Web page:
Fusion Whisky:

Fusion Whisky Ltd produces a series of premium fusion whiskies that are an innovative marriage of blending and branding; a product of unique collaborations between distilleries in Scotland and other countries.  Formed in partnership with Fife-based Adelphi Distillery Ltd, Fusion Whisky’s premium blends are created with Scotch and whisky sourced from international distilleries (Hanyu Distillery in Japan and Amrut Distillery in India to date).  Branding for the innovative blending concept is centred on the story of iconic Scots and their positive influence internationally, with a focus on the countries from which the whisky is sourced.

The Bay Fish and Chips:

The Bay Fish & Chips in Stonehaven has a strong partnership with Compass Group UK and Ireland for the distribution of the bespoke Bay Batter and Bay Fishcake. The partnership began with the distribution of The Bay Batter to the Compass Group’s ESS Offshore units in the North Sea. Compass focuses on top quality produce, traceability and supports health and wellbeing.  Bay Batter is a high quality product, produced without any colourings or additives, driving the healthy agenda.  It was never about just securing a contract with Compass, it was about maintaining a long-term relationship and this meant going the extra mile, providing offshore and army barracks training for chefs in how to use the product and attending showcases in London.   Now entering into the third year of its partnership with Compass, The Bay Fish and Chips is concentrating on getting its Bay Fishcake into every Compass sector, alongside The Bay Batter.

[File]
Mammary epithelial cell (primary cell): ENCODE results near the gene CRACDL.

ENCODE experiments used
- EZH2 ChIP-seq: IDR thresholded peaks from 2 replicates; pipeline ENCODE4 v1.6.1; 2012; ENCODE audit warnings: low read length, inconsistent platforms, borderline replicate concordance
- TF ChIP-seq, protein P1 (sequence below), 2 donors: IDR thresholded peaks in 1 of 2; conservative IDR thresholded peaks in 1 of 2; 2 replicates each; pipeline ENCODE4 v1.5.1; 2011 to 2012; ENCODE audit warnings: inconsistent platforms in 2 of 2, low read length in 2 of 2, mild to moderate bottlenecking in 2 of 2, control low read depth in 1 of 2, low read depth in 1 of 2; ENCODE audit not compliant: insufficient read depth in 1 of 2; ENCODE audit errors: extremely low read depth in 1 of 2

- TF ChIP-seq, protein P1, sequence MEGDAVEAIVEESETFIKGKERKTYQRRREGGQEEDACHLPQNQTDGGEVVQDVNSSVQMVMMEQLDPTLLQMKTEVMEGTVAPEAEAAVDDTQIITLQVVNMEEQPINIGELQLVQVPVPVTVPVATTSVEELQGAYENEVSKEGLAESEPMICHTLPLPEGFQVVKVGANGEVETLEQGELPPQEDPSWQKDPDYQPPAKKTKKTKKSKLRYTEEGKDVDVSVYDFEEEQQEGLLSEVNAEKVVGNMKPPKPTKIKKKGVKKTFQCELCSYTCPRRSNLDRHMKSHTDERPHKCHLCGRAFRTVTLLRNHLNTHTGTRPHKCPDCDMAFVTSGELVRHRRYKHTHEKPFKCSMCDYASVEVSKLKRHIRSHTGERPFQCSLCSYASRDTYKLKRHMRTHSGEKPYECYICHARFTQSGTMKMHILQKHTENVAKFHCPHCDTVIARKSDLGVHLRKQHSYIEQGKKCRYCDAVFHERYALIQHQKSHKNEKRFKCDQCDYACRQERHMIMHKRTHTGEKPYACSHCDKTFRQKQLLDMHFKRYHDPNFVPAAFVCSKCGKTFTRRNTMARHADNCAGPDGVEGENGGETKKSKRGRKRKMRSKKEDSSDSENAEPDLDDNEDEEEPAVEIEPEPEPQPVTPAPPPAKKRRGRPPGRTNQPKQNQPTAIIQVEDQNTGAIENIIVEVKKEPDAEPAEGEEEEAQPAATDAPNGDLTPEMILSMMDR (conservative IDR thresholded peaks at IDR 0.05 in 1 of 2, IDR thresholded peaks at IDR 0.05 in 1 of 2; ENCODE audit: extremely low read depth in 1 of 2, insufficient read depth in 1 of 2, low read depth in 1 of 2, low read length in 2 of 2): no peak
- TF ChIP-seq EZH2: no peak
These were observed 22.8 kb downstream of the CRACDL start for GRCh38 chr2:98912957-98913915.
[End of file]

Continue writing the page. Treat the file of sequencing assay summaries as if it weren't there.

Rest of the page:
Co-op Learning Opportunity: Enhancing Business Performance through Co-operative Management Practices

We’d like to draw attention to a great co-operative learning opportunity for our co-op members. Run by St Mary’s University of Halifax, Canada in conjunction with the Co-operative College and Sheffield Hallam University and hosted by the Co-operative Group, this three-day Executive Education Course takes place in Manchester in May 2017.

SAOS’ Deputy Chief Exec, Bob Yuill (who is an alumnus of St Mary’s), will be taking part in one of the panel discussions during the course.